On a whim I drifted out one lunchtime to the weird charity shop near work. Occasionally I find nice things in there. This week I struck really lucky.
This 1965 pattern by Simonetta of Italy is a one-Piece Sleeveless dress with bias-cut, loose waistcoat effect in front creates a two-piece look. Half belt controls slight ease at back. On the internet this pattern is available for about £30.
You may remember my post on Fabiani. “Simonetta” was Mrs Fabiani. Apparently Simonetta was one of the best known names in American fashion after the second world war, due to relentless promotion by American Vogue and Bergdorf Goodman. She was already a well known designer before her (second) marriage to Alberto Fabiani, launching just after the war in 1946, during which she had been imprisoned for her anti-fascist activities. She wrote;
“To understand how difficult it was to open a maison de couture and have a show with 14 models just after the liberation of Rome by the Allies, one must remember the general situation at that time. Materials and trimmings were very scarce. The most surprising and common materials had to be used to make the extraordinary collection—dish cloths, gardeners’ aprons, butlers’ uniforms, strings and ribbons, and everything that could be found on the market.”
The dish cloth collection! Gardener’s aprons! How exciting that must have been. Fairly soon Simonetta was dressing Audrey Hepburn, Lauren Bacall and Jackie Kennedy. Here is an interesting blog post from Small Earth Vintage.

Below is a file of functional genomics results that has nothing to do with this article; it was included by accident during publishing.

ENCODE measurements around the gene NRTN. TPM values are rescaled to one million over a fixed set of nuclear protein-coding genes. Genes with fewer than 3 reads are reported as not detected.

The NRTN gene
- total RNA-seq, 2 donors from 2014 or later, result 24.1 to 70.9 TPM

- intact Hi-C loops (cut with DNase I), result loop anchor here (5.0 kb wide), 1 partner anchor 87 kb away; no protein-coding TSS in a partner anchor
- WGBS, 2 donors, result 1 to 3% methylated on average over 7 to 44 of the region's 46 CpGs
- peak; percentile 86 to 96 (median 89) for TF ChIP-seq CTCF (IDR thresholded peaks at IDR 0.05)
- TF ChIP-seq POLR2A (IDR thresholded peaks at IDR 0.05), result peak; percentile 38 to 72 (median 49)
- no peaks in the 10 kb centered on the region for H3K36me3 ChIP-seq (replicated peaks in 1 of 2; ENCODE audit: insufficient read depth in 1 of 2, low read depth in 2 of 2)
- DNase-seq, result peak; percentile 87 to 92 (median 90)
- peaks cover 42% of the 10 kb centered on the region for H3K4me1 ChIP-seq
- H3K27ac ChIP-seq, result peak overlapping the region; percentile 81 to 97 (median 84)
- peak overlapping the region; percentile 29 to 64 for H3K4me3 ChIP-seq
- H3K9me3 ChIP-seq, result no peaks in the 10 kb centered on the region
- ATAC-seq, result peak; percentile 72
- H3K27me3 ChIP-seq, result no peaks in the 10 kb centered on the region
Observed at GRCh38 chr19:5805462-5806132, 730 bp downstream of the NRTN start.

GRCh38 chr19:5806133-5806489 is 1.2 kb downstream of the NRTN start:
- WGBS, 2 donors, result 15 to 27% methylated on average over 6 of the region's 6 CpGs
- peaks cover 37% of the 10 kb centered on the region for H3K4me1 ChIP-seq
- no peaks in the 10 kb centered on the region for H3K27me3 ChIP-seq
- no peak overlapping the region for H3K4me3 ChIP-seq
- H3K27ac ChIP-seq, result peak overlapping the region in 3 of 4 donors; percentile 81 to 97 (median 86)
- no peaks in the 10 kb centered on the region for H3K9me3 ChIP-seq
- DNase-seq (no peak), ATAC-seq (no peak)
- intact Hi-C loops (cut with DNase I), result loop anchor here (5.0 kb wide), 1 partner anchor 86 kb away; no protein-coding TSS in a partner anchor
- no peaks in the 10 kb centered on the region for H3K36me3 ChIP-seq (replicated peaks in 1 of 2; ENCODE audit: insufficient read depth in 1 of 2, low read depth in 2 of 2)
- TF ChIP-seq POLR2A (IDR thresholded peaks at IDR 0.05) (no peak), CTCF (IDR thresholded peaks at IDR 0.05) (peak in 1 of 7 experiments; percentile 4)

She also produced lots of patterns for Vogue and Spadea during the 1960s. All these dresses are rather plain but so nice with just one key feature. They sum up a youthful elegance, perfectly fitted to the 1960s. The simple lines often belied rather complex techniques of achieving shape and structure with couture techniques.
But it wasn’t the pattern I bought, it was the dress!
It is made from a reasonable quality pink linen, and is underlined with a synthetic pink lining. It has a metal zip. I realised from the label that it was a Vogue Couturier design (the labels were given away with the patterns). But it was the sheer work that had gone into the dress that convinced me that it was a 1960s VC. It has an underbodice to allow a close fit and make the bodice sit very slightly proud, imitating a waist-coat. It has a waist stay too. The seams are finished with edge stitching. The colour is quite hard to photograph. It really is halfway between pink and peach.
At the time I didn’t know who the designer was but the sewing techniques were so definitively from the 1960s I tried it on (over my clothes – this shop is so scruffy it doesn’t have a changing room). At £5 I thought it was worth taking home for a wash. It does smell a bit fusty!
I searched images of Vogue Couturier patterns from the 1960s and quickly found the images. It was easy to spot the dress due to the cross bust dart and the waist-coat detail.
In terms of size it seems to fit me although the bust darts are not ideally placed and I had to move the buttons on the back belt to pull it in a little. This makes me think it was made up as a standard size vintage 12 (bust 34″). I find the armhole facing a little on the bulky side and the shoulders just a tiny bit wide for me. But it is a lovely dress and I am delighted with my £5 investment. I feel I really got a bit of handmade couture history.
I love this pattern and your dress!
Wow what a find! And good eye….I’m glad you found it. Hopefully it fits good enough to wear.
Looks smashing on you. Enjoy!
You surprised the heck out of me when you made the jump from pattern to dress–what a find!
Lucky you, wonderful find in your size and colour!
Lovely dress and in your colour too!
Oh wow! What a find! It’s such a gorgeous style and your perfect colour too. I would love that pattern, looks like it would be an incredible little black dress.